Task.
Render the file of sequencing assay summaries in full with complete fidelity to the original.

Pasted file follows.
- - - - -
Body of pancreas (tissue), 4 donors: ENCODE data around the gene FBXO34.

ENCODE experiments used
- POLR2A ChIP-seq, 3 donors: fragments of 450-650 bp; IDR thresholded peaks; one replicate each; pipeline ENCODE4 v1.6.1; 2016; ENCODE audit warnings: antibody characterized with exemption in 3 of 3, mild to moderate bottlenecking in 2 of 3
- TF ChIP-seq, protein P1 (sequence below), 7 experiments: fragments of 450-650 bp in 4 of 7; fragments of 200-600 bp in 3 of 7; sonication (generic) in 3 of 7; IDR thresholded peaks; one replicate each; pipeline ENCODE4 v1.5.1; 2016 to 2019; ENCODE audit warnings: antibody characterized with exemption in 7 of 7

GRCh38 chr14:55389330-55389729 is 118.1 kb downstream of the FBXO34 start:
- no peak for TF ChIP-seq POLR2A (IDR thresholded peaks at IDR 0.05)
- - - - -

Body of pancreas (tissue), 4 donors: ENCODE data around the gene FBXO34.

ENCODE experiments used
- POLR2A ChIP-seq, 3 donors: fragments of 450-650 bp; IDR thresholded peaks; one replicate each; pipeline ENCODE4 v1.6.1; 2016; ENCODE audit warnings: antibody characterized with exemption in 3 of 3, mild to moderate bottlenecking in 2 of 3
- TF ChIP-seq, protein P1 (sequence below), 7 experiments: fragments of 450-650 bp in 4 of 7; fragments of 200-600 bp in 3 of 7; sonication (generic) in 3 of 7; IDR thresholded peaks; one replicate each; pipeline ENCODE4 v1.5.1; 2016 to 2019; ENCODE audit warnings: antibody characterized with exemption in 7 of 7

GRCh38 chr14:55389330-55389729 is 118.1 kb downstream of the FBXO34 start:
- no peak for TF ChIP-seq POLR2A (IDR thresholded peaks at IDR 0.05)